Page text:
Tuesday, 15 March 2011

On Death

Death be not proud, though some have called thee
Mighty and dreadfull, for, thou art not so,
For, those, whom thou think'st, thou dost overthrow,
Die not, poore death, nor yet canst thou kill me.
From rest and sleepe, which but thy pictures bee,

Much pleasure, then from thee, much more must flow,
And soonest our best men with thee doe goe,
Rest of their bones, and soules deliverie.
Thou art slave to Fate, Chance, kings, and desperate men,
And dost with poyson, warre, and sicknesse dwell,
And poppie, or charmes can make us sleepe as well,
And better than thy stroake; why swell'st thou then;
One short sleepe past, wee wake eternally,
And death shall be no more, death,  thou shalt die.
Death Be Not Proud John Donne
Death is a subject that has come up for me a lot of late for all sorts of reasons. I am no longer afraid of death and now I have embraced the inevitability of it. Death has a contradictory nature to it that to me is like politics. When it does not concern you directly, in the abstract, they both seem romantic, idyllic even. However, when they directly affect you it is in a gruesomely slow and painful way. Lately, I’ve been thinking about death in the abstract. Where I thought there was something noble in dying with dignity, I have now come to realise that there is absolutely no dignity in death.


This realisation came to me like all good ones: through a piece of art; specifically through the movie Wit starring Emma Thompson who also co-wrote the screenplay with acclaimed director Mike Nichols. The plot is as follows: 

Vivian Bearing, a demanding and uncompromising professor of 17th century English poetry specializing in the holy sonnets of John Donne, is diagnosed with advanced (stage 4) metastatic ovarian cancer. Being an academic, she treats the news with a certain matter-of-factness much like she would her own research. Indeed, her medical team - the renowned Dr. Harvey Kelekian and his fellow, Dr. Jason Posner, who happens to be an ex-student of hers - do treat her solely like a research experiment, with a "live at all cost" mentality. The doctors recommend an experimental treatment of aggressive chemotherapy, to which she agrees. In part out of her own choice but in part out of her own personal circumstances, she decides to go through the treatment alone. But as her treatment progresses, she wishes she had some more truly caring human interaction from people who see her as a person and not just a research experiment.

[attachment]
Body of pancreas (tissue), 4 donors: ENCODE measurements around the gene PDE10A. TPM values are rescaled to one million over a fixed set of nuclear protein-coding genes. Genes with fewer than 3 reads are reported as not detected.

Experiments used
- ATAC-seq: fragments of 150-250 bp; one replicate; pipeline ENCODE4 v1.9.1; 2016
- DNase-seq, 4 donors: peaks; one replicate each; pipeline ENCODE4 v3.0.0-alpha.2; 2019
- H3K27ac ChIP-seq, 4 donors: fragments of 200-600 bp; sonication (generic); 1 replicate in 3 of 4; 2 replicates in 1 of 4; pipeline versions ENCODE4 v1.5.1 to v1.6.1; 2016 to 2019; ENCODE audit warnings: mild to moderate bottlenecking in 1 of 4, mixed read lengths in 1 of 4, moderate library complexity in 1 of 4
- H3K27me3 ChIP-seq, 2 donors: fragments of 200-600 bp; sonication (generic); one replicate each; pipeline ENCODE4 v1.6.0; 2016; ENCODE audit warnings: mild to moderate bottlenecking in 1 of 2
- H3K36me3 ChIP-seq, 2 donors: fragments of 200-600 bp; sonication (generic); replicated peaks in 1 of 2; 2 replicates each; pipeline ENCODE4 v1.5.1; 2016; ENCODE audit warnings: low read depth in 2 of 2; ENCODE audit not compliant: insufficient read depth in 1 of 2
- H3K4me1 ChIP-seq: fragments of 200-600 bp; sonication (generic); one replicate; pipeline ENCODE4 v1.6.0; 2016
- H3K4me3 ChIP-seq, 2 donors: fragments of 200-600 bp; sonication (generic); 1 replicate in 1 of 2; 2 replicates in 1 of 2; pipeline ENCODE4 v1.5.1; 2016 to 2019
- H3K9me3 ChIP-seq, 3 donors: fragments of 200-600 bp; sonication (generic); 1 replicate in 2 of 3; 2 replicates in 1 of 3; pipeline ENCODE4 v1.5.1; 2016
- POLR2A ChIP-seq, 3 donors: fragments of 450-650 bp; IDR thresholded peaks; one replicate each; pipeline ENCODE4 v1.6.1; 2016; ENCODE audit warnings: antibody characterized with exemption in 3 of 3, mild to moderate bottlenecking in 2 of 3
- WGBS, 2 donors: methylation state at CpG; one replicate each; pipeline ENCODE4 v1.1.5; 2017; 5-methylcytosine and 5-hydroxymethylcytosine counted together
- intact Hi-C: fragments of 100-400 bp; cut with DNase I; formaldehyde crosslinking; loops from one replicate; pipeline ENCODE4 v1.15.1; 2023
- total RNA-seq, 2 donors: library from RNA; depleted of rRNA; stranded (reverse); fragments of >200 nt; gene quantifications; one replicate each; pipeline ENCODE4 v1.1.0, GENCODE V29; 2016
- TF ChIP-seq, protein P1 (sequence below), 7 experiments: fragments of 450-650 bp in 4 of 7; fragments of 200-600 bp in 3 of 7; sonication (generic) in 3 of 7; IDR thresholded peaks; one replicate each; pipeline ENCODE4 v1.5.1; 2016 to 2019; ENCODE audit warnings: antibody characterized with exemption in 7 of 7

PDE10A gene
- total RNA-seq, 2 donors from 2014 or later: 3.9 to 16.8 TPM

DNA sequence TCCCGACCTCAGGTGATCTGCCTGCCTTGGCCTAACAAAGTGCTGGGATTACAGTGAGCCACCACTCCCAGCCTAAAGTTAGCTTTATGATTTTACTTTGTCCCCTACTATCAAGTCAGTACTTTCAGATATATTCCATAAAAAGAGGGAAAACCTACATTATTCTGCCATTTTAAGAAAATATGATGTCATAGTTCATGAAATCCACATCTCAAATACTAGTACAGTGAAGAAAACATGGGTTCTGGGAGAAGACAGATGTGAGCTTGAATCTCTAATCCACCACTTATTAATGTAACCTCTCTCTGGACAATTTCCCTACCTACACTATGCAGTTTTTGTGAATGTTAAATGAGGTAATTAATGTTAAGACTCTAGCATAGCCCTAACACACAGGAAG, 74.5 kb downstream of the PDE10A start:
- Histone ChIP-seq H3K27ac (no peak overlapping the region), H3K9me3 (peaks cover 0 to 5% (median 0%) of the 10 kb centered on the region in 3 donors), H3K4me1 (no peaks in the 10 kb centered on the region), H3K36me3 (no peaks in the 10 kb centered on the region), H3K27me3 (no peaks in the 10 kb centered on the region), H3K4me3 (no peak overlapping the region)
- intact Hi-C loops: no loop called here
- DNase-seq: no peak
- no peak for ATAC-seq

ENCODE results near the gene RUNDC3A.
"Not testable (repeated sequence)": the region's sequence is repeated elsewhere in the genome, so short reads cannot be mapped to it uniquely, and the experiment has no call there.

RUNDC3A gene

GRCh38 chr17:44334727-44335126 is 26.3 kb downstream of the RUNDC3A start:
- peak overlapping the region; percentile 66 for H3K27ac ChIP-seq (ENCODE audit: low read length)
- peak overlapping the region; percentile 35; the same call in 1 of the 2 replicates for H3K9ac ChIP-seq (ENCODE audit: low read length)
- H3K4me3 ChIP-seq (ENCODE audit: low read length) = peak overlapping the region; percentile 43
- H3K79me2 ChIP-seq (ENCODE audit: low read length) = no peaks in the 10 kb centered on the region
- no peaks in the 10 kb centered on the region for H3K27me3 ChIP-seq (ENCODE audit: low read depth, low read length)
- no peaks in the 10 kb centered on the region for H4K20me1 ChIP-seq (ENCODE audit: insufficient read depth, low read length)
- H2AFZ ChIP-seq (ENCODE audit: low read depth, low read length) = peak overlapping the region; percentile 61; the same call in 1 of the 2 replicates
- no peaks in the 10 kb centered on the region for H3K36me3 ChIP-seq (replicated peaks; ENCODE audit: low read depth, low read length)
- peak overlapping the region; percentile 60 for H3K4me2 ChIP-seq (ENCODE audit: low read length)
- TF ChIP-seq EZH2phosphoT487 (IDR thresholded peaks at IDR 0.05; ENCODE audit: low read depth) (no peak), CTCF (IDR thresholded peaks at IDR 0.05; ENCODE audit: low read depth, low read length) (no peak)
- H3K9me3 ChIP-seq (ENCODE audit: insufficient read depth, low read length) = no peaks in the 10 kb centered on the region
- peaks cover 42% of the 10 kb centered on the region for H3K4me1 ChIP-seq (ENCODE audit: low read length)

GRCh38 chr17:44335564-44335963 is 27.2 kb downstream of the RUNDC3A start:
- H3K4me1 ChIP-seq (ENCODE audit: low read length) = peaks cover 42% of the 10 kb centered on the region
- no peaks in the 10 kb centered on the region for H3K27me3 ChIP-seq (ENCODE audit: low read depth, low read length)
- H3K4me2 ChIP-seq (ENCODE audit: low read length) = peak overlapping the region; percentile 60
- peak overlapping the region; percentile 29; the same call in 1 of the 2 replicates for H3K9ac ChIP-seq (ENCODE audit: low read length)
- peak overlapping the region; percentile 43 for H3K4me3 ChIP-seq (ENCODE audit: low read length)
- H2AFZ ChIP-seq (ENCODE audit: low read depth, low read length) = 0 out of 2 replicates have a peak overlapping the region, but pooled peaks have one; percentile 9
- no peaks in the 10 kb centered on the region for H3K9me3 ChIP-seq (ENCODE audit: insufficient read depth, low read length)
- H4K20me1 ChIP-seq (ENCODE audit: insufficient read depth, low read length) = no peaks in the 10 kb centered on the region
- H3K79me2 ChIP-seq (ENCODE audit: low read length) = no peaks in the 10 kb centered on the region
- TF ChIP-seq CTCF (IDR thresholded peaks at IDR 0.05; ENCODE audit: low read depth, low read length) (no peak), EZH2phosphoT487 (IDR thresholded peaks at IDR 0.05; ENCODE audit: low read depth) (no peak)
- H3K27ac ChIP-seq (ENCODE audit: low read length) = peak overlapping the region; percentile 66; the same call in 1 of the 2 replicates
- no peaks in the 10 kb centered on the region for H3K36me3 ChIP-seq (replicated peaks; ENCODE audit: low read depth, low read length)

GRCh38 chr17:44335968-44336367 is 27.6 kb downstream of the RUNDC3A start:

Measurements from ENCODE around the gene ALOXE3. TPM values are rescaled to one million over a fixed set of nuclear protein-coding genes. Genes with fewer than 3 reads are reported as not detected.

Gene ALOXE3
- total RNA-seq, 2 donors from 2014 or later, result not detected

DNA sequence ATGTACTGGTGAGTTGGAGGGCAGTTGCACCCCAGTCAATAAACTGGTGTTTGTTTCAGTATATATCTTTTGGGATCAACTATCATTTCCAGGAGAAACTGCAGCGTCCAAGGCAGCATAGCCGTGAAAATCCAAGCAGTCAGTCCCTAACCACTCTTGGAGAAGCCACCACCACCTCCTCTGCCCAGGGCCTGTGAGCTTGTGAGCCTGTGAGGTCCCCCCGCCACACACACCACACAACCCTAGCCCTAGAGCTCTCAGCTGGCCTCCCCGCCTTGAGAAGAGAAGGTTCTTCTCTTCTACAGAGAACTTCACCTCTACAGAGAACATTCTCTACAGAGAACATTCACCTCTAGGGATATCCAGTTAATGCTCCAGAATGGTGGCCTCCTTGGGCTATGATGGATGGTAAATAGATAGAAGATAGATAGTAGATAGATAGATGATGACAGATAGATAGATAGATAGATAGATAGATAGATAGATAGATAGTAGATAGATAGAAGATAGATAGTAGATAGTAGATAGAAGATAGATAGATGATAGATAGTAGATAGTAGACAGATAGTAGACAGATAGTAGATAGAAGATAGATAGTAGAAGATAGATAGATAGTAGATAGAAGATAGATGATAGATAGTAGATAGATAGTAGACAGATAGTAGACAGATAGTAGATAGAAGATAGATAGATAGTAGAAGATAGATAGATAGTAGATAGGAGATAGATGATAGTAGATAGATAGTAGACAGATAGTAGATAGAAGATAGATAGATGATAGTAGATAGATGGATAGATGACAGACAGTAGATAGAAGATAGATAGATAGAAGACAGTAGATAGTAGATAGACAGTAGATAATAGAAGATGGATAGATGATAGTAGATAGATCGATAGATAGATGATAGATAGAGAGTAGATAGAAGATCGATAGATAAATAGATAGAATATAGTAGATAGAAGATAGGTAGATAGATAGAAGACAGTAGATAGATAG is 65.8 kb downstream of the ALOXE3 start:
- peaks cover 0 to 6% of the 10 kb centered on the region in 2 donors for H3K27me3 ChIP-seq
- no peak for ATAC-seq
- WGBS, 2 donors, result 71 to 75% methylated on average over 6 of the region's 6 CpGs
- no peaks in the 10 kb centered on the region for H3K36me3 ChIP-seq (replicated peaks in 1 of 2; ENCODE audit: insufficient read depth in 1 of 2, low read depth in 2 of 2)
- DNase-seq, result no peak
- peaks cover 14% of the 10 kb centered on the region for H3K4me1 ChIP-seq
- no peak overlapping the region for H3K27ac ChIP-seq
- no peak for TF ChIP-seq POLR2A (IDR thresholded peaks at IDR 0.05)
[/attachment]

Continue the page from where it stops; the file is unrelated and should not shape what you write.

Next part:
Based on a Pulitzer Prize winning play by Margaret Edison, this film is a tremendously harrowing experience and is uncomfortable viewing throughout, as the story chroniclles Vivian’s slow march towards death. Like me, she uses her intellect to rationalise her life’s journey, but it provides cold comfort. At the heart of the film lies the question of whether death is a triumph or an obstacle to be endured?

In the film’s most crucial flashback scene, Vivian as a student is discussing Death Be Not Proud with her professor, E.M Ashton. Vivian failed her essay on the poem because she used the wrong text and not the proscribed one.
E.M. Ashford: Do you think that the punctuation of the last line of this sonnet is merely an insignificant detail? The sonnet begins with a valiant struggle with Death calling on all the forces of intellect and drama to vanquish the enemy. But it is ultimately about overcoming the seemingly insuperable barriers separating life death and eternal life. In the edition you choose, this profoundly simple meaning is sacrificed to hysterical punctuation. 
E.M. Ashford: And Death, Capital D, shall be no more, semi-colon. Death, Capital D comma, thou shalt die, exclamation mark!

E.M. Ashford: If you go in for this sort of thing I suggest you take up Shakespeare.

E.M. Ashford: Gardner's edition of the Holy Sonnets returns to the Westmoreland manuscript of 1610, not for sentimental reasons I assure you, but because Helen Gardner is a scholar.

E.M. Ashford: It reads, "And death shall be no more" comma "death, thou shalt die." Nothing but a breath, a comma separates life from life everlasting.

E.M. Ashford: Very simple, really. With the original punctuation restored Death is no longer something to act out on a stage with exclamation marks. It is a comma. A pause. 
E.M. Ashford: In this way, the uncompromising way one learns something from the poem, wouldn't you say? Life, death, soul, God, past present. Not insuperable barriers. Not semi-colons. Just a comma.
'Life, death, soul, God, past present. Not insuperable barriers. Not semi-colons. Just a comma.'

Death is a part of life. Life is a part of death. Death has no grand meaning, it is just a breath: the end of one stage of being and the beginning of another.

There is something profound to this, but if I am entirely honest I have not figured out what that is yet. Life is to be endured, sometimes enjoyed, as is death I suppose. Like life, no one has any idea what death holds. So the question that leaves me intrigued remains:

If we are not scared of living, why are so many scared of dying?

Some would take this to mean that I am being fatalistic. I would argue that I am merely being philosophical. The process of dying itself is often grim, horrific and torturous, but what happens after is highly contentious and debatable. Many scores of religions have profited from what they teach others about the eternal afterlife. Are these teachings necessary?

Instead I find transformative art like Wit to be great for the soul.

Perhaps the biggest lesson of all is that you cannot be happy in death unless you are happy in life.

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